What role does white space play in design balance?

White space, or negative space, plays a crucial role in design balance. It helps to highlight and separate different elements in a design, making it easier for the viewer to process the information. Proper use of white space can create a balanced, harmonious design even when the elements themselves are not symmetrical.

How does balance affect the overall aesthetic of a design?

Balance greatly affects the overall aesthetic of a design. A well-balanced design is pleasing to the eye and easy to understand. It creates a sense of harmony and cohesion, guiding the viewer’s eye across the design. On the other hand, a poorly balanced design can feel chaotic and confusing, making it difficult for the viewer to understand the message.

How can I use balance to improve my design skills?

Understanding and applying the principle of balance can greatly improve your design skills. Start by practicing with simple designs, using symmetrical, asymmetrical, and radial balance. Experiment with different elements and see how they affect the balance of the design. Over time, you’ll develop an intuitive sense of balance, which will help you create more effective and visually pleasing designs.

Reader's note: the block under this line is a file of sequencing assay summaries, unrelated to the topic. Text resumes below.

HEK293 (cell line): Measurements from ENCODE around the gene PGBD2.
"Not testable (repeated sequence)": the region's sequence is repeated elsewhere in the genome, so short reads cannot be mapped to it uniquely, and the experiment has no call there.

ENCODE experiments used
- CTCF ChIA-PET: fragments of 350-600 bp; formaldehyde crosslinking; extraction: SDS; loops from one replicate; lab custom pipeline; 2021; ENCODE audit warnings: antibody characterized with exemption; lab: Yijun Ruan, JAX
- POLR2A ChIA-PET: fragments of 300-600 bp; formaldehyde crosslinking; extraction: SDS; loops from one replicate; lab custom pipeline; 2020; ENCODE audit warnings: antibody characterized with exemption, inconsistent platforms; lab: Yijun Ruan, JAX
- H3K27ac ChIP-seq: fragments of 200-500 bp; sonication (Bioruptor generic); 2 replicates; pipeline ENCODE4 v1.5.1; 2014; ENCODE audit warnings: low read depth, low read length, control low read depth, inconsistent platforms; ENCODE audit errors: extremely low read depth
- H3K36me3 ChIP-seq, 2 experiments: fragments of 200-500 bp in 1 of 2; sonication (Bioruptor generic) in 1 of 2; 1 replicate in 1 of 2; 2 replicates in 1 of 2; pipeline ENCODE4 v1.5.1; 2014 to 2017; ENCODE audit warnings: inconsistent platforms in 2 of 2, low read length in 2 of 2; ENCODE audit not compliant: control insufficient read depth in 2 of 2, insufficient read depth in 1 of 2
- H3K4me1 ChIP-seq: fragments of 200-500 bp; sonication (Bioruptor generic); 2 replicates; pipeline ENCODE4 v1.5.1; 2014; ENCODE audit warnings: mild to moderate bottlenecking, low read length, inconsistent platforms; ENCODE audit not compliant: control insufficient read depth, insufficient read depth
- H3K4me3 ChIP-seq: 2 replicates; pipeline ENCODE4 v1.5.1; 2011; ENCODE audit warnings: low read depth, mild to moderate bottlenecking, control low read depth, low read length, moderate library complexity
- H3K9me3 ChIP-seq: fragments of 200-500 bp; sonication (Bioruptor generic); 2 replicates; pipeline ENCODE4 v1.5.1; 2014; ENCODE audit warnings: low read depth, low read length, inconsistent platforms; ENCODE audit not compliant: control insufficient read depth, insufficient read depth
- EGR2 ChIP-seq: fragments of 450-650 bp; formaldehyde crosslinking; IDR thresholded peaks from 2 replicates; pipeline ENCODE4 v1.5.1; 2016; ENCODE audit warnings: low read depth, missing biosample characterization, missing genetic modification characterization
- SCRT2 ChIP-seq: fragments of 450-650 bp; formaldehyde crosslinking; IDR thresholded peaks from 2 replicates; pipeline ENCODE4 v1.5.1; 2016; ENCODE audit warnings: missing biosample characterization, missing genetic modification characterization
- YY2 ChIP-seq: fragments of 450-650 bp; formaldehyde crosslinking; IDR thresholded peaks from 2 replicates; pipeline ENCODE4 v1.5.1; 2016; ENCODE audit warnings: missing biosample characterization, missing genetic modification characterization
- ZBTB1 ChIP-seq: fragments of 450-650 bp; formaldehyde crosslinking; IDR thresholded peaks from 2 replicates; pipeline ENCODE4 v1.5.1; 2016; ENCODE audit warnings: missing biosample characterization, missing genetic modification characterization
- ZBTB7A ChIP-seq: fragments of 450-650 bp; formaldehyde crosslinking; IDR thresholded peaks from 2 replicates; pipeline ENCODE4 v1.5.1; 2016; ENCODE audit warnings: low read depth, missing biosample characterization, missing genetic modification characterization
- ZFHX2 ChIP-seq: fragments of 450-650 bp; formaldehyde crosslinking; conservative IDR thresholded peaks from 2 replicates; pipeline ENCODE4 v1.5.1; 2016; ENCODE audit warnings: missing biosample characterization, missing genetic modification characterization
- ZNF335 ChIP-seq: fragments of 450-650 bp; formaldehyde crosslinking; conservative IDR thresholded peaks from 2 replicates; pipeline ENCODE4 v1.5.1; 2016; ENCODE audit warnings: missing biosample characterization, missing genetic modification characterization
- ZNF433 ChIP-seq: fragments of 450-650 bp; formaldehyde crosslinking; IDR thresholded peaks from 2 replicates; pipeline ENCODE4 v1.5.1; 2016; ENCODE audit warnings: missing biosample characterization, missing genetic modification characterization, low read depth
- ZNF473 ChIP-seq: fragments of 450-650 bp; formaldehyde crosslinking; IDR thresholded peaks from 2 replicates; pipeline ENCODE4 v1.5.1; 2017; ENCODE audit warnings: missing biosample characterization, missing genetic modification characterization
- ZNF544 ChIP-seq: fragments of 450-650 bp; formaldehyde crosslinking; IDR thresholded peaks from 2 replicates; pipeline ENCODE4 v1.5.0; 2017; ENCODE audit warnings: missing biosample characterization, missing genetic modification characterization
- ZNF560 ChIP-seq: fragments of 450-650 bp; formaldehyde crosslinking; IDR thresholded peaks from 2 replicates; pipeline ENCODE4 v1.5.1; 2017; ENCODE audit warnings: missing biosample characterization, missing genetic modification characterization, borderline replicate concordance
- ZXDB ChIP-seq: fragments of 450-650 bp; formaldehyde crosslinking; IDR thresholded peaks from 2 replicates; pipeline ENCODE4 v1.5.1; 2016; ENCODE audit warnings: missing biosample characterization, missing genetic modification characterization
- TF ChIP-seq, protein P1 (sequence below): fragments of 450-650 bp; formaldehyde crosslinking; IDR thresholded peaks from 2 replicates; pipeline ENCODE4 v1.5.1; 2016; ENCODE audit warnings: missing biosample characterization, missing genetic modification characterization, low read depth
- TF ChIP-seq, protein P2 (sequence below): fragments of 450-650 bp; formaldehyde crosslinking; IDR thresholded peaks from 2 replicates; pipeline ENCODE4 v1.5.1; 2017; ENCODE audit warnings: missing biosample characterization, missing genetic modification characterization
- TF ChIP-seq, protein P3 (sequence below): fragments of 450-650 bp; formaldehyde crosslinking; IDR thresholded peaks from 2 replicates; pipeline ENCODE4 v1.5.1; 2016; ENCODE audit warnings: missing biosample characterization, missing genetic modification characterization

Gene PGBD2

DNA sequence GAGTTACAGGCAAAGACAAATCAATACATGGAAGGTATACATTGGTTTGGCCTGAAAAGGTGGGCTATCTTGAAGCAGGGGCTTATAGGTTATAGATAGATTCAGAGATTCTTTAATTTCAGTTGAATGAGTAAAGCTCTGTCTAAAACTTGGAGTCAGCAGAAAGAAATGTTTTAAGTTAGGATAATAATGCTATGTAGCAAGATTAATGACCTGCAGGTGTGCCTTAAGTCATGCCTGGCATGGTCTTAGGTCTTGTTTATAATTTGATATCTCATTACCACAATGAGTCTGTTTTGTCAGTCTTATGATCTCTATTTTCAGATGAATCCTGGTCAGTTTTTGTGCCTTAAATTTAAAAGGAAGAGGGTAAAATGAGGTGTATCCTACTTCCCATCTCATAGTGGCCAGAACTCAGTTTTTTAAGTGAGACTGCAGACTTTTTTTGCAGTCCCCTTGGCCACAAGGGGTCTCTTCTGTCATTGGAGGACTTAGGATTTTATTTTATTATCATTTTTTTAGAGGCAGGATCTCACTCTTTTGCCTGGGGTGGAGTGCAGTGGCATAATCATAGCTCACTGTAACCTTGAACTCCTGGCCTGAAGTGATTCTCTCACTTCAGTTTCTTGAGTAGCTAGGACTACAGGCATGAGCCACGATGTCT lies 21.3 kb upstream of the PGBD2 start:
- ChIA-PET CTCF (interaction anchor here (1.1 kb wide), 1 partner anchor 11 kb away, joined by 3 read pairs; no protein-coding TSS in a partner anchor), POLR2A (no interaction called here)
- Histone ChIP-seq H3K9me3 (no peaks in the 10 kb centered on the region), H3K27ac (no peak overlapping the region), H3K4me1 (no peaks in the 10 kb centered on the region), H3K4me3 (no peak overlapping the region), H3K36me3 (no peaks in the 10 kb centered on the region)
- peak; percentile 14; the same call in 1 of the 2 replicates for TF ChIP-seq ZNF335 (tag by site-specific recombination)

Can balance be subjective in design?

While there are certain rules and guidelines when it comes to balance in design, there is also a degree of subjectivity. Different people may perceive balance differently. What seems balanced to one person might seem off-balance to another. Therefore, it’s important to consider your target audience and their preferences when designing.

How does balance relate to other design principles?

Balance is closely related to other design principles such as contrast, emphasis, and unity. For instance, contrast can be used to create visual interest and guide the viewer’s eye to the focal point, while maintaining balance. Emphasis involves making one element stand out, which needs to be balanced with other elements. Unity refers to the overall cohesion of the design, which is achieved when all elements are balanced and work together harmoniously.

Jennifer FarleyJennifer Farley
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Jennifer Farley is a designer, illustrator and design instructor based in Ireland. She writes about design and illustration on her blog at Laughing Lion Design.